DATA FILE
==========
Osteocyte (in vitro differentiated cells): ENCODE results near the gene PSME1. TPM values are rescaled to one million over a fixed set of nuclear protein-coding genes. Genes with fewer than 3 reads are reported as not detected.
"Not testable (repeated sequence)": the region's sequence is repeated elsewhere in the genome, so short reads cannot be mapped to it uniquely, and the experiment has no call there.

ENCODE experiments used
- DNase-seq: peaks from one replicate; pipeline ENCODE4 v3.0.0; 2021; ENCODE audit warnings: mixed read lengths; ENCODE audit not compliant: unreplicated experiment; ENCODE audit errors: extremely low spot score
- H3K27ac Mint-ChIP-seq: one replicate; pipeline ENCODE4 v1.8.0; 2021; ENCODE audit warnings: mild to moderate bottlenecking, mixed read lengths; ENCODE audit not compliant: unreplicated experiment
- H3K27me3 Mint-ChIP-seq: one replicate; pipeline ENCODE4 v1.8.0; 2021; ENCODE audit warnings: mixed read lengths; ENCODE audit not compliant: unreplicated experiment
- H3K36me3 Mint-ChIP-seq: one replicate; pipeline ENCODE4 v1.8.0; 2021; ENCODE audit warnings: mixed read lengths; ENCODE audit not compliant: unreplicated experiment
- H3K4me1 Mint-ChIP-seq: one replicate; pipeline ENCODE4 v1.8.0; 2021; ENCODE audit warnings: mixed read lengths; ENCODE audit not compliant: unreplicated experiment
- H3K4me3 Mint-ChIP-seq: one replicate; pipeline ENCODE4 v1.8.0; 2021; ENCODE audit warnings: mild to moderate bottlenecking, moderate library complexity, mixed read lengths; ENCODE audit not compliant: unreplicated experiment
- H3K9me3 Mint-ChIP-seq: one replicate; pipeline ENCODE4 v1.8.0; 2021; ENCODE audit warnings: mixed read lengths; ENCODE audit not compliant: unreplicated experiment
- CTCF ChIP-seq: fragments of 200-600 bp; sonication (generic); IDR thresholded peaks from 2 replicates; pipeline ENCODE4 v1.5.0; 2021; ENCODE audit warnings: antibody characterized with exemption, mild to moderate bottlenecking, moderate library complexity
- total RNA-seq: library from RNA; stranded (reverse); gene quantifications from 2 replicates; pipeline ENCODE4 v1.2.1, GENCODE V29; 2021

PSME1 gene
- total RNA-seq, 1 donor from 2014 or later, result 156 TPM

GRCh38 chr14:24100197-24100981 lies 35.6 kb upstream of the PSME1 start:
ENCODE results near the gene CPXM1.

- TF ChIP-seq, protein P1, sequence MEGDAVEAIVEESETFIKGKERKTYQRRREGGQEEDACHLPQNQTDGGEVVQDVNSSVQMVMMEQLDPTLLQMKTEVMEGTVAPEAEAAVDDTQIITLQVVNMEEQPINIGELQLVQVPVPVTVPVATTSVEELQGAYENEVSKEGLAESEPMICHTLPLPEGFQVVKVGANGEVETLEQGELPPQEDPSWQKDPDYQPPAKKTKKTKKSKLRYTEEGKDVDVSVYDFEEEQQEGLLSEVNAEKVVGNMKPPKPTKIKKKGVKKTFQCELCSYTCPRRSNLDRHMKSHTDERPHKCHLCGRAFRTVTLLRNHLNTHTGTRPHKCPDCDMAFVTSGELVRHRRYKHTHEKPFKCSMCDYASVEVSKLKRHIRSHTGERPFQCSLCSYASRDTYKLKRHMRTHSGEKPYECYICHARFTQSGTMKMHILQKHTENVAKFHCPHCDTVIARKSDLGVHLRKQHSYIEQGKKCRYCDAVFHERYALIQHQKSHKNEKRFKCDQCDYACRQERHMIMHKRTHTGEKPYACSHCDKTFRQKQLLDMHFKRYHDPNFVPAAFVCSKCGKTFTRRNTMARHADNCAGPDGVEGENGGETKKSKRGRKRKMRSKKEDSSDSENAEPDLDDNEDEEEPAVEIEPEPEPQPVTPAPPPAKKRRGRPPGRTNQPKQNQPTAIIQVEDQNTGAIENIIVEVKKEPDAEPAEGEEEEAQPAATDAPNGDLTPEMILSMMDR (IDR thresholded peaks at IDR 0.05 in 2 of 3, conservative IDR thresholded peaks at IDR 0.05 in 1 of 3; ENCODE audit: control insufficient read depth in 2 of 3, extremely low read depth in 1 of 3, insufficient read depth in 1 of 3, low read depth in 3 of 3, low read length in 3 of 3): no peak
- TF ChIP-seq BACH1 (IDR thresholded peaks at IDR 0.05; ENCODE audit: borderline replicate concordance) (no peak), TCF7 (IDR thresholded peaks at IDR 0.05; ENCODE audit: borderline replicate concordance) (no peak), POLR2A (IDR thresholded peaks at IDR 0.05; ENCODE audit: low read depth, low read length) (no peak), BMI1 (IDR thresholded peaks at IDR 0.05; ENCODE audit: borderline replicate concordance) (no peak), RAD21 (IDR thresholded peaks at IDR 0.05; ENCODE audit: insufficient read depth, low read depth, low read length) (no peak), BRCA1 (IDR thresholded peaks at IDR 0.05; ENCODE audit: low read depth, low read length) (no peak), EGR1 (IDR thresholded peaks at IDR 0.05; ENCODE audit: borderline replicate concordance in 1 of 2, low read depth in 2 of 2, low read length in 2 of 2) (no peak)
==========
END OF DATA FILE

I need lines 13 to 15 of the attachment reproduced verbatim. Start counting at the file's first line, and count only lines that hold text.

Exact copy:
PSME1 gene
- total RNA-seq, 1 donor from 2014 or later, result 156 TPM

GRCh38 chr14:24100197-24100981 lies 35.6 kb upstream of the PSME1 start: